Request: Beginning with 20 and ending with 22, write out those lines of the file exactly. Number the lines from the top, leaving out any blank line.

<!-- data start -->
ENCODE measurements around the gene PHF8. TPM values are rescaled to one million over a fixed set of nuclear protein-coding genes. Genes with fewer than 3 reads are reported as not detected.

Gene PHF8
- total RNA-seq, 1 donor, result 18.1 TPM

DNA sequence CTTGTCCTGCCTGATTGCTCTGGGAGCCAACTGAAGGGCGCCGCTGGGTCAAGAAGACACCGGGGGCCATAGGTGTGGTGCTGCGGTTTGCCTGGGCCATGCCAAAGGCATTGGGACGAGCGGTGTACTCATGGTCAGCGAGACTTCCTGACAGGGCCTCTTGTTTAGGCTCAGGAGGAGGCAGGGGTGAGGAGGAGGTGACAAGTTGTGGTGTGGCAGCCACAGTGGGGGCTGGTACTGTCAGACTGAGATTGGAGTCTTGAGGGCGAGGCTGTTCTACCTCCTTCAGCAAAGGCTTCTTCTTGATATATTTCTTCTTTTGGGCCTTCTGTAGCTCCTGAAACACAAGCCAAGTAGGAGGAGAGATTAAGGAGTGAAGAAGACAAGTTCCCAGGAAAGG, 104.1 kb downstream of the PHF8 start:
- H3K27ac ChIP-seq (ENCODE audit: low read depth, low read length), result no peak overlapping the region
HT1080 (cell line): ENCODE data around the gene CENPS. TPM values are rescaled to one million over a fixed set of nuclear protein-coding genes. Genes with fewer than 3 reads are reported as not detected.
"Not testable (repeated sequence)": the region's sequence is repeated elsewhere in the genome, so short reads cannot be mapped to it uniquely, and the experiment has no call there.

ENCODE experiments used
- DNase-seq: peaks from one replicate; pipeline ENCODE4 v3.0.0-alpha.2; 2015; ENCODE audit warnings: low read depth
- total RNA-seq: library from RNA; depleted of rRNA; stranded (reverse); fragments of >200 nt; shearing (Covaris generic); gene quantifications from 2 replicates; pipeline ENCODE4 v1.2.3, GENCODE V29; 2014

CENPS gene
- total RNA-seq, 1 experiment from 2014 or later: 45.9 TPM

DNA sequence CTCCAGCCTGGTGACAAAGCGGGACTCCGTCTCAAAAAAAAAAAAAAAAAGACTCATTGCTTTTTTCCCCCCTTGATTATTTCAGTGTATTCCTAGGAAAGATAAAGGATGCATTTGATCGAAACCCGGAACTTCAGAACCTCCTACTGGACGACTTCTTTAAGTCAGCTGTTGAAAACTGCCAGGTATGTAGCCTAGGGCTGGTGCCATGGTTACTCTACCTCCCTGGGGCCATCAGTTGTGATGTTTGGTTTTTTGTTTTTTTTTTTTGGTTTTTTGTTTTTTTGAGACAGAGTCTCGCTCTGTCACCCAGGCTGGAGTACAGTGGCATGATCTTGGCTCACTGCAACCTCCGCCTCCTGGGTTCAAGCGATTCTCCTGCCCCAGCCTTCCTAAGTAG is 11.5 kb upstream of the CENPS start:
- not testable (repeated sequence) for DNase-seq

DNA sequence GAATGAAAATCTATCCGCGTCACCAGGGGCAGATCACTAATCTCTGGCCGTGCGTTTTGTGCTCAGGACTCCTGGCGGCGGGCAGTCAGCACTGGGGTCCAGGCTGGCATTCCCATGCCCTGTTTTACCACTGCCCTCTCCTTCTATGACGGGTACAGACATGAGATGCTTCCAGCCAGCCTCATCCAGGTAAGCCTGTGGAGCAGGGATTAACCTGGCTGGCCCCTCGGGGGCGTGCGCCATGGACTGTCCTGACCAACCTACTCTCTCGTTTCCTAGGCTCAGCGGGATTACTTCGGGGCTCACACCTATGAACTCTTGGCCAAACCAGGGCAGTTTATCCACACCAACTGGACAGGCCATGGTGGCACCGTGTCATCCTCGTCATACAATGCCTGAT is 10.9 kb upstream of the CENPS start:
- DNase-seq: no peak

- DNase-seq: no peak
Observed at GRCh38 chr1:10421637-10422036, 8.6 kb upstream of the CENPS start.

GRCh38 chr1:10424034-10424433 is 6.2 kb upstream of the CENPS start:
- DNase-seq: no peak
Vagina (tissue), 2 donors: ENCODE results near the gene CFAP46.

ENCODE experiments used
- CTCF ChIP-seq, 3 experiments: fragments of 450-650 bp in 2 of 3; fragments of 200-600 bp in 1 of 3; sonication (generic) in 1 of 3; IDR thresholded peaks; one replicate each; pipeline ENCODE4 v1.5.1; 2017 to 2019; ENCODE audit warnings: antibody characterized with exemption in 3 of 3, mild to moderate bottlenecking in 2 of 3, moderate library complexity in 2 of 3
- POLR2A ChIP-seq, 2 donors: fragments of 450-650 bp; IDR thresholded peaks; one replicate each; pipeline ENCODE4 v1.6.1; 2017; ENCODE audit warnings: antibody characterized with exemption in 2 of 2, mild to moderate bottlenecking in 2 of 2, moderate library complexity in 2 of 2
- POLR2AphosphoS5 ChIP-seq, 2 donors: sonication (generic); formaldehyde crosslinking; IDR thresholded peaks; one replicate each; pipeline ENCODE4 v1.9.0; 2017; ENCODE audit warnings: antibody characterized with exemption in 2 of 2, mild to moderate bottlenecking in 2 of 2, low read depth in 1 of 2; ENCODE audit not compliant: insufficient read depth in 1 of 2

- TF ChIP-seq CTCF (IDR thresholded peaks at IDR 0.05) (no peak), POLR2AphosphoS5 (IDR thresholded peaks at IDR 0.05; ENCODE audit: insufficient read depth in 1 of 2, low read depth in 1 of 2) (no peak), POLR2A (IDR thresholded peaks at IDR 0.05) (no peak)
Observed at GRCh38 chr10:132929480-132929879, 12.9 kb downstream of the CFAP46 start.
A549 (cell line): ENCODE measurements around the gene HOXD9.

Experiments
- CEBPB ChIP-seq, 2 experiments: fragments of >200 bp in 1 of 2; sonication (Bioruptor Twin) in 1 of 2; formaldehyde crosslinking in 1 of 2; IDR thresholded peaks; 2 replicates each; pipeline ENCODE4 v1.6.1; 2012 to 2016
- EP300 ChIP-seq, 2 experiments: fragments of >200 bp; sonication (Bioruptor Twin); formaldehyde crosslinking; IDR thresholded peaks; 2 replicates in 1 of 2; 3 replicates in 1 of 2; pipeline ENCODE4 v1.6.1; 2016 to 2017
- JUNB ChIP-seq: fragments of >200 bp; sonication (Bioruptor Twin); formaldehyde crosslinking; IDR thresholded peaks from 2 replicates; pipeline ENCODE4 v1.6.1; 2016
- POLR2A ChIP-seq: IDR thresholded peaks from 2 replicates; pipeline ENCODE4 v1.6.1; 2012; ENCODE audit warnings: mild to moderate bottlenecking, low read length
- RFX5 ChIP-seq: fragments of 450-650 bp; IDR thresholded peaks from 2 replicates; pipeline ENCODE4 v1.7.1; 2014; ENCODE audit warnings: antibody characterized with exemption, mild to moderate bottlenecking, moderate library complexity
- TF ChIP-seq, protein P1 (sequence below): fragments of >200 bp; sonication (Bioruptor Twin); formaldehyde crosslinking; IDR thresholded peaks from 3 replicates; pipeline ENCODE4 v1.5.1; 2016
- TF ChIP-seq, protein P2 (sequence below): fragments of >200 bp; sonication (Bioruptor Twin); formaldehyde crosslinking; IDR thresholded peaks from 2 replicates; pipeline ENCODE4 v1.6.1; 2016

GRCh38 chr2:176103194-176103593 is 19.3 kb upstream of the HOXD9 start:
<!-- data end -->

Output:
- DNase-seq: no peak
Vagina (tissue), 2 donors: ENCODE results near the gene CFAP46.

ENCODE experiments used